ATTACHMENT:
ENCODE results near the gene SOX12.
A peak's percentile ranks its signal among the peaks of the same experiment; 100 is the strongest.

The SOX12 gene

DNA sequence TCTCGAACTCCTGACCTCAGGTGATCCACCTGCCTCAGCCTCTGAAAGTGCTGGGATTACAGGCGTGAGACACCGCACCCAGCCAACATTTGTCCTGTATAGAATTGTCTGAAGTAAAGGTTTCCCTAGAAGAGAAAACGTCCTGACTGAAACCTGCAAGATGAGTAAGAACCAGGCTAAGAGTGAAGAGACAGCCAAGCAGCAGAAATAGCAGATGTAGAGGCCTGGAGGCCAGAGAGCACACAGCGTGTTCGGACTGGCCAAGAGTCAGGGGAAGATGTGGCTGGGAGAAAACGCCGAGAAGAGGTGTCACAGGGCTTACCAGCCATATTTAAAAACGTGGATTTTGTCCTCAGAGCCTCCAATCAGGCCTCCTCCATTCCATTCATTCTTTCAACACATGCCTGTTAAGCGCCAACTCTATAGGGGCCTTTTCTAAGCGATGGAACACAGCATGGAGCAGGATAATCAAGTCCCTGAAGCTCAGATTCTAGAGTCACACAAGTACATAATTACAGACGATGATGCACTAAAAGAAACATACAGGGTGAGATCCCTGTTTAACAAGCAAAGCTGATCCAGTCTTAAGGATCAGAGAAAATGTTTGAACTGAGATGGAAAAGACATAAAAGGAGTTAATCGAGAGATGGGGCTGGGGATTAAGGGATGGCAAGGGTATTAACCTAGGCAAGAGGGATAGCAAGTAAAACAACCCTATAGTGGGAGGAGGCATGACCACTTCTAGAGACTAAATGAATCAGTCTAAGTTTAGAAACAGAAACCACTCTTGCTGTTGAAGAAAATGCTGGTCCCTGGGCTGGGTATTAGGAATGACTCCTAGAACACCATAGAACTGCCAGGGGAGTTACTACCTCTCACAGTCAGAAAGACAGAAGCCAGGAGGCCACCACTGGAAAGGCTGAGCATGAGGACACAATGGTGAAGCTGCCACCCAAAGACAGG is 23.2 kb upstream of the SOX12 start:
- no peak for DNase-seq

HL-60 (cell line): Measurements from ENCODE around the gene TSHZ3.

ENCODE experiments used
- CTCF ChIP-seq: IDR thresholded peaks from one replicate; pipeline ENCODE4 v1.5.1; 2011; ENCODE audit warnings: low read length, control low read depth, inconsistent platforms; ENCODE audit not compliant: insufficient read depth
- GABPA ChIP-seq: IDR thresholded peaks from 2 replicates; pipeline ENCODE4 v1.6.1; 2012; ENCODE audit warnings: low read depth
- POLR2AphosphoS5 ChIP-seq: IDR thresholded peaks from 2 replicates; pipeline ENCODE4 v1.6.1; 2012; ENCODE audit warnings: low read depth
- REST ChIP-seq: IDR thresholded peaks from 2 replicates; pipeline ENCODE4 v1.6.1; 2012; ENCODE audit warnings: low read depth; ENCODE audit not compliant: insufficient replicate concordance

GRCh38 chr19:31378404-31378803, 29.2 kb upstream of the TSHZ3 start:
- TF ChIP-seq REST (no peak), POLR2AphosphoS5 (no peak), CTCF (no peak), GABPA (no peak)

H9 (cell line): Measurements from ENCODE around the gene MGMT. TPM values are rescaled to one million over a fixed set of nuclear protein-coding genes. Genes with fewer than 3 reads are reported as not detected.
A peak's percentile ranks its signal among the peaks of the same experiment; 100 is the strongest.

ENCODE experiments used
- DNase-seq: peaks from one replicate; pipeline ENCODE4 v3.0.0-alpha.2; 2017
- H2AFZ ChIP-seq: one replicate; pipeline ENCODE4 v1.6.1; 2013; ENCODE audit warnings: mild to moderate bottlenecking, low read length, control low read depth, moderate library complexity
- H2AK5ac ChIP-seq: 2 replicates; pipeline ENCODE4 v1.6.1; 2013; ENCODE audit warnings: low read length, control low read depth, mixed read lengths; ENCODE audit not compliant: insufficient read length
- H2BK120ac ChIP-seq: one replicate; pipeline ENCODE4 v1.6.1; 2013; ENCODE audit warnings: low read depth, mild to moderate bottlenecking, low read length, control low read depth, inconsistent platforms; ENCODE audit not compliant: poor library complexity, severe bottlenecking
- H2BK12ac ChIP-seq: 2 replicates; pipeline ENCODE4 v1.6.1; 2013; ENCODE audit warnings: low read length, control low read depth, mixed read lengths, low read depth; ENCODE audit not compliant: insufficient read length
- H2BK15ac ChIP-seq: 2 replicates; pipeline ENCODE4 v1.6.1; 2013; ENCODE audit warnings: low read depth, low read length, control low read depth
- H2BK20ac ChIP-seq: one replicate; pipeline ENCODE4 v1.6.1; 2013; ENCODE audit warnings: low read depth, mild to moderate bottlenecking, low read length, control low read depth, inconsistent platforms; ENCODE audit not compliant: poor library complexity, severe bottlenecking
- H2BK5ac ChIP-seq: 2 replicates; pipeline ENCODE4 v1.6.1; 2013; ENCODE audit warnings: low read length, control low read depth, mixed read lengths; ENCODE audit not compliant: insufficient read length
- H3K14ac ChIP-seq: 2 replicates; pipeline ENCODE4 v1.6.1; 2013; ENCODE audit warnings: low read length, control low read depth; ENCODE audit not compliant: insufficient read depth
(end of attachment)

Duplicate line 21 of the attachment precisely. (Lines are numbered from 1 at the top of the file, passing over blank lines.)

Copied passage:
- H2BK12ac ChIP-seq: 2 replicates; pipeline ENCODE4 v1.6.1; 2013; ENCODE audit warnings: low read length, control low read depth, mixed read lengths, low read depth; ENCODE audit not compliant: insufficient read length